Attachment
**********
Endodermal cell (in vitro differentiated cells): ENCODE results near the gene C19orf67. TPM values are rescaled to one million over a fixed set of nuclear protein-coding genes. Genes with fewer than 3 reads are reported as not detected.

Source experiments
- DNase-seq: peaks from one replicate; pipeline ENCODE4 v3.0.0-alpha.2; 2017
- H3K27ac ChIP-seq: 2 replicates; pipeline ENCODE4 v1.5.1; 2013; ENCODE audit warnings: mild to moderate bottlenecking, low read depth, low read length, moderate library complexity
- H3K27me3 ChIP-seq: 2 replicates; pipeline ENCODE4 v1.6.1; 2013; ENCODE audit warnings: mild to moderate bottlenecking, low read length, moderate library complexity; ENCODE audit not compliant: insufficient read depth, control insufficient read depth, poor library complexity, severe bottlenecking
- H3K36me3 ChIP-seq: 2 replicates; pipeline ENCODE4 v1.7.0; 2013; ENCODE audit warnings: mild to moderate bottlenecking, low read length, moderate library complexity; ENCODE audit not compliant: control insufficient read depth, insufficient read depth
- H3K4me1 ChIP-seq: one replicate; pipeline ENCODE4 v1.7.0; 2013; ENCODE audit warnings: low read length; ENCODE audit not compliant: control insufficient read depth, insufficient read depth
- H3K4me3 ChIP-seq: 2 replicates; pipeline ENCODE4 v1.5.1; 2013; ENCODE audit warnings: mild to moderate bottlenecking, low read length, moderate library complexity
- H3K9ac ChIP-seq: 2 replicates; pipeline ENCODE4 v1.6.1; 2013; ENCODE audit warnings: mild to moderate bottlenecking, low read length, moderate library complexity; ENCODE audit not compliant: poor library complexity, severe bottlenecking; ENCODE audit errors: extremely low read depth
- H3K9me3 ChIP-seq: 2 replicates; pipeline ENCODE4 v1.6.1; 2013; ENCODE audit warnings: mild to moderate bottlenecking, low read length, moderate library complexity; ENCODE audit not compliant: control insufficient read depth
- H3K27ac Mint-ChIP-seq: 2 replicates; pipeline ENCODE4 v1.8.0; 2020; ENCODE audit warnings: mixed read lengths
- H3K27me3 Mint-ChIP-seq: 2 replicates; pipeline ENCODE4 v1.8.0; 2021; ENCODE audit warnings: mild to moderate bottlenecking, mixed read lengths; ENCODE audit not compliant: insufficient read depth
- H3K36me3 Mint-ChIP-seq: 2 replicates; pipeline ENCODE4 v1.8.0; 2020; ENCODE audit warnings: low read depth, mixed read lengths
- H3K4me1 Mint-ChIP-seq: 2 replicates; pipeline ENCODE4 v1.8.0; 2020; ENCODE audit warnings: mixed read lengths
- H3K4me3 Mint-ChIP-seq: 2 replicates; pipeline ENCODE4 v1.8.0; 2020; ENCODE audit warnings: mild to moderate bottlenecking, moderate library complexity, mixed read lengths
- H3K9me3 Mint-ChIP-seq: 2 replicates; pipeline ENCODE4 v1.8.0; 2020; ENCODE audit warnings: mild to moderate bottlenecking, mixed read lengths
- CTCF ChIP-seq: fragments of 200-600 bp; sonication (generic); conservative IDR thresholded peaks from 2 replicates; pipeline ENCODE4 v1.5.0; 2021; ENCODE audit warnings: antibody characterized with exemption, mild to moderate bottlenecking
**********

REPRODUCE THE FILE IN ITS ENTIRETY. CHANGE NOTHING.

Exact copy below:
Endodermal cell (in vitro differentiated cells): ENCODE results near the gene C19orf67. TPM values are rescaled to one million over a fixed set of nuclear protein-coding genes. Genes with fewer than 3 reads are reported as not detected.

Source experiments
- DNase-seq: peaks from one replicate; pipeline ENCODE4 v3.0.0-alpha.2; 2017
- H3K27ac ChIP-seq: 2 replicates; pipeline ENCODE4 v1.5.1; 2013; ENCODE audit warnings: mild to moderate bottlenecking, low read depth, low read length, moderate library complexity
- H3K27me3 ChIP-seq: 2 replicates; pipeline ENCODE4 v1.6.1; 2013; ENCODE audit warnings: mild to moderate bottlenecking, low read length, moderate library complexity; ENCODE audit not compliant: insufficient read depth, control insufficient read depth, poor library complexity, severe bottlenecking
- H3K36me3 ChIP-seq: 2 replicates; pipeline ENCODE4 v1.7.0; 2013; ENCODE audit warnings: mild to moderate bottlenecking, low read length, moderate library complexity; ENCODE audit not compliant: control insufficient read depth, insufficient read depth
- H3K4me1 ChIP-seq: one replicate; pipeline ENCODE4 v1.7.0; 2013; ENCODE audit warnings: low read length; ENCODE audit not compliant: control insufficient read depth, insufficient read depth
- H3K4me3 ChIP-seq: 2 replicates; pipeline ENCODE4 v1.5.1; 2013; ENCODE audit warnings: mild to moderate bottlenecking, low read length, moderate library complexity
- H3K9ac ChIP-seq: 2 replicates; pipeline ENCODE4 v1.6.1; 2013; ENCODE audit warnings: mild to moderate bottlenecking, low read length, moderate library complexity; ENCODE audit not compliant: poor library complexity, severe bottlenecking; ENCODE audit errors: extremely low read depth
- H3K9me3 ChIP-seq: 2 replicates; pipeline ENCODE4 v1.6.1; 2013; ENCODE audit warnings: mild to moderate bottlenecking, low read length, moderate library complexity; ENCODE audit not compliant: control insufficient read depth
- H3K27ac Mint-ChIP-seq: 2 replicates; pipeline ENCODE4 v1.8.0; 2020; ENCODE audit warnings: mixed read lengths
- H3K27me3 Mint-ChIP-seq: 2 replicates; pipeline ENCODE4 v1.8.0; 2021; ENCODE audit warnings: mild to moderate bottlenecking, mixed read lengths; ENCODE audit not compliant: insufficient read depth
- H3K36me3 Mint-ChIP-seq: 2 replicates; pipeline ENCODE4 v1.8.0; 2020; ENCODE audit warnings: low read depth, mixed read lengths
- H3K4me1 Mint-ChIP-seq: 2 replicates; pipeline ENCODE4 v1.8.0; 2020; ENCODE audit warnings: mixed read lengths
- H3K4me3 Mint-ChIP-seq: 2 replicates; pipeline ENCODE4 v1.8.0; 2020; ENCODE audit warnings: mild to moderate bottlenecking, moderate library complexity, mixed read lengths
- H3K9me3 Mint-ChIP-seq: 2 replicates; pipeline ENCODE4 v1.8.0; 2020; ENCODE audit warnings: mild to moderate bottlenecking, mixed read lengths
- CTCF ChIP-seq: fragments of 200-600 bp; sonication (generic); conservative IDR thresholded peaks from 2 replicates; pipeline ENCODE4 v1.5.0; 2021; ENCODE audit warnings: antibody characterized with exemption, mild to moderate bottlenecking